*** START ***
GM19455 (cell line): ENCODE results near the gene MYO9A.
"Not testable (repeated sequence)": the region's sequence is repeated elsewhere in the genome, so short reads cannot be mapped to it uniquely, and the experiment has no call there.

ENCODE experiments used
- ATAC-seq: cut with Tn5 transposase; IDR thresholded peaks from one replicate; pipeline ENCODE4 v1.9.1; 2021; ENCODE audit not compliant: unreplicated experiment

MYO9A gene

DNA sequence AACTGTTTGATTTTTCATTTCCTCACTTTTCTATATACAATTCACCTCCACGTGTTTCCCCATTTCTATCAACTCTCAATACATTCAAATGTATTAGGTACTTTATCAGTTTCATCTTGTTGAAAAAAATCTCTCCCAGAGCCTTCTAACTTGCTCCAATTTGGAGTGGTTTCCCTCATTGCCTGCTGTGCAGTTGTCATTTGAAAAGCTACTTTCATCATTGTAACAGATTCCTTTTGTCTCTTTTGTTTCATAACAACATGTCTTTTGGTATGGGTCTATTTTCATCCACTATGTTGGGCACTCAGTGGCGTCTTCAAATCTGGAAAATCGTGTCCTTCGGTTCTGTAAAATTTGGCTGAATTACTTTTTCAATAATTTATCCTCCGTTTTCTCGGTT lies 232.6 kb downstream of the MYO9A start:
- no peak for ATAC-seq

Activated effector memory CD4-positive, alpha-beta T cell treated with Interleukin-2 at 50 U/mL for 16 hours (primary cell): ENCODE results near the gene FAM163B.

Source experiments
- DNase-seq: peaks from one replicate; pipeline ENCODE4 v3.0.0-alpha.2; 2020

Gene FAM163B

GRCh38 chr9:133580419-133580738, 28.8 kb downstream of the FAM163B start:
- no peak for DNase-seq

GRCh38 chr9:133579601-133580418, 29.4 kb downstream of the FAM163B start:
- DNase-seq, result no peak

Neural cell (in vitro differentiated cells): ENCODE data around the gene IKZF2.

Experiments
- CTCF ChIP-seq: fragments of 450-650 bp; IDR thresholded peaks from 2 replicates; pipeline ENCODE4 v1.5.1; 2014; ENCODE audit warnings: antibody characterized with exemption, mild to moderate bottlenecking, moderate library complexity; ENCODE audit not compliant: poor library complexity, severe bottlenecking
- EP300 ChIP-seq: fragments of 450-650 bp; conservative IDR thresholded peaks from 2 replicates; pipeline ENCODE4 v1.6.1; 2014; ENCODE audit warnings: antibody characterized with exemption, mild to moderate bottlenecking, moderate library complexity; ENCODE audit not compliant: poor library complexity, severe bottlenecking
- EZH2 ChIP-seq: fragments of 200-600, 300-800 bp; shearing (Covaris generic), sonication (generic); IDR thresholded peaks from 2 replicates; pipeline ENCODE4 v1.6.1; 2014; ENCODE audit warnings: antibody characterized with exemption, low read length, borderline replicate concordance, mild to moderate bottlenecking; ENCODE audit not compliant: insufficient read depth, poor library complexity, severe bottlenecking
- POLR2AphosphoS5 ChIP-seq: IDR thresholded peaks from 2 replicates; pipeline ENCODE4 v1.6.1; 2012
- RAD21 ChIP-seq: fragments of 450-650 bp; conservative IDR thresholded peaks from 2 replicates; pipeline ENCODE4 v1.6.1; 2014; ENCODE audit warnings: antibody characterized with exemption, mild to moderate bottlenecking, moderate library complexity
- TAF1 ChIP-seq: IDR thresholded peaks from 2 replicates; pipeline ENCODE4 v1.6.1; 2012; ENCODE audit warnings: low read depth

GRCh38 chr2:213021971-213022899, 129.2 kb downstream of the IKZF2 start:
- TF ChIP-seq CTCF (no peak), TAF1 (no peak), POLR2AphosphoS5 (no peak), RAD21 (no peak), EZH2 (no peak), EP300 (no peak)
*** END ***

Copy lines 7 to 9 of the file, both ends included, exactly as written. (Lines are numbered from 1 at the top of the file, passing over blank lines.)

- no peak for ATAC-seq

Activated effector memory CD4-positive, alpha-beta T cell treated with Interleukin-2 at 50 U/mL for 16 hours (primary cell): ENCODE results near the gene FAM163B.

Source experiments